Sustainable Development Goal Target 12.3 is to halve by 2030 per capita global food waste at the retail and consumer levels and reduce food losses along production and supply chains, including post-harvest losses. The need for action is urgent - consider for instance that on average 14% of all the food produced globally is lost from post-production up to the retail stages of the supply chain, according to the latest FAO figures. Furthermore, if global food production were considered a country itself, it would be the third largest CO2 emitter!
Reducing food loss and waste requires a systematic approach and targeted solutions for supply chains. Essential first steps are improving the measurement of the food loss and waste, and ensuring better handling of the products at each stage of the supply chain. Although the measurement of food loss, its hotspots and its economic impacts are gaining increasing attention, benchmarking of data and systematic recording have up to now remained a key hurdle. Research from the Champions 12.3 coalition shows that ‘for every one US Dollar invested by companies in measuring waste, training staff, improving storage and changing packaging, USD 14 is generated’.
Responding to this potential, UNECE has produced two practical resources to support action: a code of good practice for handling fresh produce to minimize loss, and a simple methodology to measure lost produce.
The code of good practice provides practical guidelines on how to maintain quality and reduce food loss for three key groups along the fresh produce supply chain: producers, traders and retailers. The code includes a range of issues including staff training, production planning, storage, logistics, alternative marketing and other relevant topics.
The methodology offers a food loss and waste quantification method, food loss and waste hotspot analysis method and an analysis method for financial losses. The simple formulas are applicable at production, post-harvest, wholesale, transportation and packing stages of the fresh- produce supply chain and can be used by the farmers, wholesalers, transporter or packing houses as needed. The quantification method shows the quantity of loss at various nodes of the supply chain. For example, the difference between the quantity harvested (in kilograms) and the quantity transported to the wholesale.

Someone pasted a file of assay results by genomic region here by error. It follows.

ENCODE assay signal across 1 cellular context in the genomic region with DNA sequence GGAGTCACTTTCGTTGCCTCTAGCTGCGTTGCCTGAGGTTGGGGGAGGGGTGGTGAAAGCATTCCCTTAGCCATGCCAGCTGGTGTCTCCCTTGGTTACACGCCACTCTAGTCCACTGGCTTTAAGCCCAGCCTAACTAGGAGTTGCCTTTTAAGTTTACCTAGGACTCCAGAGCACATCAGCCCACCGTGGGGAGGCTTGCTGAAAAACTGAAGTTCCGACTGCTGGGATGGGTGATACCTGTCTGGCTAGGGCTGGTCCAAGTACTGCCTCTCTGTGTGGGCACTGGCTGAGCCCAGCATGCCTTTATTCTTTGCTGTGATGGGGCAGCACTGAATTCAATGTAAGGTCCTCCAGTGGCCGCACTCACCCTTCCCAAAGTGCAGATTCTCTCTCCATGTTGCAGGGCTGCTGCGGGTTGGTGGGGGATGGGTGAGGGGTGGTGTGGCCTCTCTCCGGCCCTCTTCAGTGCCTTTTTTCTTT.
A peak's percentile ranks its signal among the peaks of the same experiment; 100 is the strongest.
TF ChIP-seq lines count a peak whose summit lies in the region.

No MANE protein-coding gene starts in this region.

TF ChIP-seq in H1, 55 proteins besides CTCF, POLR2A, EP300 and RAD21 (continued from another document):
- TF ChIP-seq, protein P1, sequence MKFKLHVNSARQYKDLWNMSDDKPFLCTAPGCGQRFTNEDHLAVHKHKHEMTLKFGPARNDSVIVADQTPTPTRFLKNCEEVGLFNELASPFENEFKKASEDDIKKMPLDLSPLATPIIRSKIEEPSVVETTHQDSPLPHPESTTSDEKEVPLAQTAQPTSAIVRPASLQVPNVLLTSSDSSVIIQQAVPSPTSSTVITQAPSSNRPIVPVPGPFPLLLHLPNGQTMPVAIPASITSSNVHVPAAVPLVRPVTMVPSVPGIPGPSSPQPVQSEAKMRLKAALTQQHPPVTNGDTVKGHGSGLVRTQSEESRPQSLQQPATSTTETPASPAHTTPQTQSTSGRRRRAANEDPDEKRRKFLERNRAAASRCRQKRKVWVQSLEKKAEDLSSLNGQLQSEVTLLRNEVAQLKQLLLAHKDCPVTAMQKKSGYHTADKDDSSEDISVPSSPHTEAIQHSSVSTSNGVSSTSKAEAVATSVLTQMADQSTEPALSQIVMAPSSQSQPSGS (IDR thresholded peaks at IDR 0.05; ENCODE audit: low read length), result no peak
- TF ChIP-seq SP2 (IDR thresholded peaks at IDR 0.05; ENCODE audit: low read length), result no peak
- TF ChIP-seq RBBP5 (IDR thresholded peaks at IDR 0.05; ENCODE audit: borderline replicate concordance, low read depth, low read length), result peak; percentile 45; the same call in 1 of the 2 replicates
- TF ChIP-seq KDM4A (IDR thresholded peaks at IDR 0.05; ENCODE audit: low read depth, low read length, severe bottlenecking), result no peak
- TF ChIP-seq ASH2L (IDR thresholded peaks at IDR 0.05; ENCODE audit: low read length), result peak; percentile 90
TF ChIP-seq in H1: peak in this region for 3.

The hotspot analysis method shows the throughput efficiency at various stages of the supply chain, for example, the ratio of transported harvest to the actual harvest. The financial analysis takes into consideration the financial value of lost or wasted food as well as the cost of its transportation as applicable at various nodes. A food loss and waste record sheet has also been added for the daily use at each stage of the chain.
Collecting and using the information from these measurements will generate big data and help guide policy makers to integrate food loss and waste into thematic strategies such as national agricultural development policies. The systematic measurement and quantification of the loss or waste will help both the public and private sectors to find viable and sustainable solutions.
The methodology and code of good practice are available for free for use by any stakeholders in any country. They can be adapted to specific contexts in the perishable-produce supply chains.
While a stand-alone tool, the methodology can also be integrated into an IT-based smart food loss management system. UNECE is currently developing a unique blockchain-based online market for food that today is lost or otherwise wasted in supply chains. This aims to allow the currently “invisible” food to remain in the human consumption chain to the largest extent possible. It is expected to be launched by mid-2020.
A multifaceted challenge
Food Loss and Waste is a topic with wide-reaching social, environmental and economic impacts. Therefore, the policy approaches must be multifaceted and holistic.
This was the main conclusion from the UNECE-FAO Conference on Food Loss and Waste 2019 that took place in Geneva on 20 November 2019.
The solutions may vary depending on the priorities or contexts in a particular country. Is food loss or food waste the main problem? What types of food are being lost? Is more carbon-emitting food being lost? These were among the key issues raised in the expert discussions. In Belgium for instance, 14% of the food waste is liquid. As a preventive measure, coffee vending machines with size options have been introduced in offices.
Experts from Belgium, the Slovak Republic, Switzerland, FAO and UNECE presented key policy and good practice examples from their respective work (see presentations at http://www.unece.org/index.php?id=52666). The event was organized jointly by UNECE and the FAO Liaison office in Geneva.
For more resources to help tackle food loss and waste, visit http://www.unece.org/trade/agr/unece-foodlosschallenge.html